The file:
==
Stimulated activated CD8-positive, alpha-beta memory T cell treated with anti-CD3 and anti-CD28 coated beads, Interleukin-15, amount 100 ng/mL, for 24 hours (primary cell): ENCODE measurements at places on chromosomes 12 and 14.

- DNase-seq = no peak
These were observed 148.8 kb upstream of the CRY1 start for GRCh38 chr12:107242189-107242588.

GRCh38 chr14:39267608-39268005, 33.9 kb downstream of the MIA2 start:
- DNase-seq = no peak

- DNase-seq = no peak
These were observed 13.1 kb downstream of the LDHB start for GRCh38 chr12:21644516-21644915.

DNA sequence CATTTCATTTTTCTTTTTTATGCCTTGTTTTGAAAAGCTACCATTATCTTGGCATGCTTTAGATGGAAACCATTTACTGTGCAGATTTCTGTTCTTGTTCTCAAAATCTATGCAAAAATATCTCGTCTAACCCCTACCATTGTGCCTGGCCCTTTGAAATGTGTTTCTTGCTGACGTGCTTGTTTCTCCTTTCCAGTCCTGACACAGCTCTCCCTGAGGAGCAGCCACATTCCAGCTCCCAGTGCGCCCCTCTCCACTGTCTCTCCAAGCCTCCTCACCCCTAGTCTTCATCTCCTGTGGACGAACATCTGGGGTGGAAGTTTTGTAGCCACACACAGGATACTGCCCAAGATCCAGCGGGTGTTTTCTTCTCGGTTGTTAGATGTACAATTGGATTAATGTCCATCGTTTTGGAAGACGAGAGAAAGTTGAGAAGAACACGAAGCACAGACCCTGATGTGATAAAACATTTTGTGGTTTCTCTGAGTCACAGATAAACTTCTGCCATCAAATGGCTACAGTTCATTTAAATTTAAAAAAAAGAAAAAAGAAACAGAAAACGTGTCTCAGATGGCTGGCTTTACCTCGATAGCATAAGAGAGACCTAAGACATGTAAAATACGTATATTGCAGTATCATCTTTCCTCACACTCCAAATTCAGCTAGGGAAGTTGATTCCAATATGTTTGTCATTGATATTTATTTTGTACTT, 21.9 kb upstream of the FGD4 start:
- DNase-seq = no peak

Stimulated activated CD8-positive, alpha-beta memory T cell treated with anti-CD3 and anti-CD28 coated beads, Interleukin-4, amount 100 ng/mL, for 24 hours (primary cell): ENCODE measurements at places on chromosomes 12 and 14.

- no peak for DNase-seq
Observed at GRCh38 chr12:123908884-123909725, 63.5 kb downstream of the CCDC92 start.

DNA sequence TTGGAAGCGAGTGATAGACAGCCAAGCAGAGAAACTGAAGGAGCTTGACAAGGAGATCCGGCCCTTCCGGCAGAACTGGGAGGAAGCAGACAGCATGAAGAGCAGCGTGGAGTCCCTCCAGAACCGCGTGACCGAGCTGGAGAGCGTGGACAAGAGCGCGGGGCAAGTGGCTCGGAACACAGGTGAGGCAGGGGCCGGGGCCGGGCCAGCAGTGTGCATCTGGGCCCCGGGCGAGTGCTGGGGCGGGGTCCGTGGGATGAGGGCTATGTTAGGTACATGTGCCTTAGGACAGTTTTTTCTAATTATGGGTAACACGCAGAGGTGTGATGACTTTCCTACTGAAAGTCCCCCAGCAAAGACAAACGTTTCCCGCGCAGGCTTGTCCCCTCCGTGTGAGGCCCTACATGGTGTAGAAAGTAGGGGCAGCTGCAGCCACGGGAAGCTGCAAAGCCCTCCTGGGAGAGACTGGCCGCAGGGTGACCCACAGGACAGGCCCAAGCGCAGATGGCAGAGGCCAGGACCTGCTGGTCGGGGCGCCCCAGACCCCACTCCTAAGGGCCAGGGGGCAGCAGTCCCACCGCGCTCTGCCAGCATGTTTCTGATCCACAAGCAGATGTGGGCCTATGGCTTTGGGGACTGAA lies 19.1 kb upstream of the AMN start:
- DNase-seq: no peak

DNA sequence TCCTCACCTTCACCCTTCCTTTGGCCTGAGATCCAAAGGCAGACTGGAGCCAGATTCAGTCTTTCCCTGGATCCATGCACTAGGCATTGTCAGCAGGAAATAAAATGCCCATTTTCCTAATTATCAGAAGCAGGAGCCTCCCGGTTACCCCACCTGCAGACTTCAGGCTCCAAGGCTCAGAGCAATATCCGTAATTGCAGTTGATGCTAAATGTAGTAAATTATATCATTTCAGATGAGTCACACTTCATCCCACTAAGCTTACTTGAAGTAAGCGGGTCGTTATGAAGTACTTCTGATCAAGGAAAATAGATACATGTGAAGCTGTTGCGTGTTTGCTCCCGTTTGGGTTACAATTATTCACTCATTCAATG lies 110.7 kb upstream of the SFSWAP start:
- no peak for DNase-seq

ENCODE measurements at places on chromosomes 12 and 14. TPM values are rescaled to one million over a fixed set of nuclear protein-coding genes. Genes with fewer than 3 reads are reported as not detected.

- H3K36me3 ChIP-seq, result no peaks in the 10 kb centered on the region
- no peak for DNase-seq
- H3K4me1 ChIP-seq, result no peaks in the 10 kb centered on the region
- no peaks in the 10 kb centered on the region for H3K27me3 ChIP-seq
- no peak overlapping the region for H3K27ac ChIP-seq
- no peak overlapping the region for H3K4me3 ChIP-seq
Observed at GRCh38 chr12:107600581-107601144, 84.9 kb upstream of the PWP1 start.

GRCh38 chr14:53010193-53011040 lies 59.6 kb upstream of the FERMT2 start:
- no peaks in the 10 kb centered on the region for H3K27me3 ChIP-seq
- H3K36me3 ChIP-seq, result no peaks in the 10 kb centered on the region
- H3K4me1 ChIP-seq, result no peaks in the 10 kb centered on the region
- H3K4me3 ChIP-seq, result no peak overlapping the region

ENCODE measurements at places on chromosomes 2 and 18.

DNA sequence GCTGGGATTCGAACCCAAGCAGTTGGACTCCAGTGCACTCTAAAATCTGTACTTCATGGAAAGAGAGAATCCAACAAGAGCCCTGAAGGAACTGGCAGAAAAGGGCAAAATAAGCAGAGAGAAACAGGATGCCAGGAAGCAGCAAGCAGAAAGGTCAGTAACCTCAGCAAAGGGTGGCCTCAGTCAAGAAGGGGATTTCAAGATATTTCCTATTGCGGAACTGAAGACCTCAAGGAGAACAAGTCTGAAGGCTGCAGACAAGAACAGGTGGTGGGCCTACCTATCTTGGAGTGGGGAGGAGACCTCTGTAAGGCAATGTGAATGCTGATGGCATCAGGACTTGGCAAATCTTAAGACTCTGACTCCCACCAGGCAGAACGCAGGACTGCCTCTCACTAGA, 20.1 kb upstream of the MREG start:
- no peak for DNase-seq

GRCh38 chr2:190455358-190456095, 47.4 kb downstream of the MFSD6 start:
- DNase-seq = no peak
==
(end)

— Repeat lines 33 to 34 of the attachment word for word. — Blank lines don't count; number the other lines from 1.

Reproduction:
GRCh38 chr2:190455358-190456095, 47.4 kb downstream of the MFSD6 start:
- DNase-seq = no peak